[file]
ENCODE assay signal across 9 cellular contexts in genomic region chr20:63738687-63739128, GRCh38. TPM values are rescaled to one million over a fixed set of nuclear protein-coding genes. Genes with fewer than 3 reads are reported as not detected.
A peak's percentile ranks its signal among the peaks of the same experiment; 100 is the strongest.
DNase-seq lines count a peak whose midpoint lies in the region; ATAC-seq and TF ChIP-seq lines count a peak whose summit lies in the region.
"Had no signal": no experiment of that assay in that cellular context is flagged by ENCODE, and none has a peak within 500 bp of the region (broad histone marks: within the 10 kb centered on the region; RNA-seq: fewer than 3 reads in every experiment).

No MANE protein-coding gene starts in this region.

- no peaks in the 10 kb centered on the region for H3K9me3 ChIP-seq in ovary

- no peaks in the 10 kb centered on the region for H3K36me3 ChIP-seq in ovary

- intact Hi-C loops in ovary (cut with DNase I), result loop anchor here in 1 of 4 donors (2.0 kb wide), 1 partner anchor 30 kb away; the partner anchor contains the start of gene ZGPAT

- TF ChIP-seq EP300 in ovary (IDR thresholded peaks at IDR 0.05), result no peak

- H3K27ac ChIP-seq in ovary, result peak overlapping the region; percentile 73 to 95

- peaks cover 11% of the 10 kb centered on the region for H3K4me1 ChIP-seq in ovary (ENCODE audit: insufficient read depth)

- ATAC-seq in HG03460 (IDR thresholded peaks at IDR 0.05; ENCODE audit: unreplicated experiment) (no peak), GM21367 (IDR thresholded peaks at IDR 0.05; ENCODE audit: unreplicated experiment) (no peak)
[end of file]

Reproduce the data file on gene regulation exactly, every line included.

ENCODE assay signal across 9 cellular contexts in genomic region chr20:63738687-63739128, GRCh38. TPM values are rescaled to one million over a fixed set of nuclear protein-coding genes. Genes with fewer than 3 reads are reported as not detected.
A peak's percentile ranks its signal among the peaks of the same experiment; 100 is the strongest.
DNase-seq lines count a peak whose midpoint lies in the region; ATAC-seq and TF ChIP-seq lines count a peak whose summit lies in the region.
"Had no signal": no experiment of that assay in that cellular context is flagged by ENCODE, and none has a peak within 500 bp of the region (broad histone marks: within the 10 kb centered on the region; RNA-seq: fewer than 3 reads in every experiment).

No MANE protein-coding gene starts in this region.

- no peaks in the 10 kb centered on the region for H3K9me3 ChIP-seq in ovary

- no peaks in the 10 kb centered on the region for H3K36me3 ChIP-seq in ovary

- intact Hi-C loops in ovary (cut with DNase I), result loop anchor here in 1 of 4 donors (2.0 kb wide), 1 partner anchor 30 kb away; the partner anchor contains the start of gene ZGPAT

- TF ChIP-seq EP300 in ovary (IDR thresholded peaks at IDR 0.05), result no peak

- H3K27ac ChIP-seq in ovary, result peak overlapping the region; percentile 73 to 95

- peaks cover 11% of the 10 kb centered on the region for H3K4me1 ChIP-seq in ovary (ENCODE audit: insufficient read depth)

- ATAC-seq in HG03460 (IDR thresholded peaks at IDR 0.05; ENCODE audit: unreplicated experiment) (no peak), GM21367 (IDR thresholded peaks at IDR 0.05; ENCODE audit: unreplicated experiment) (no peak)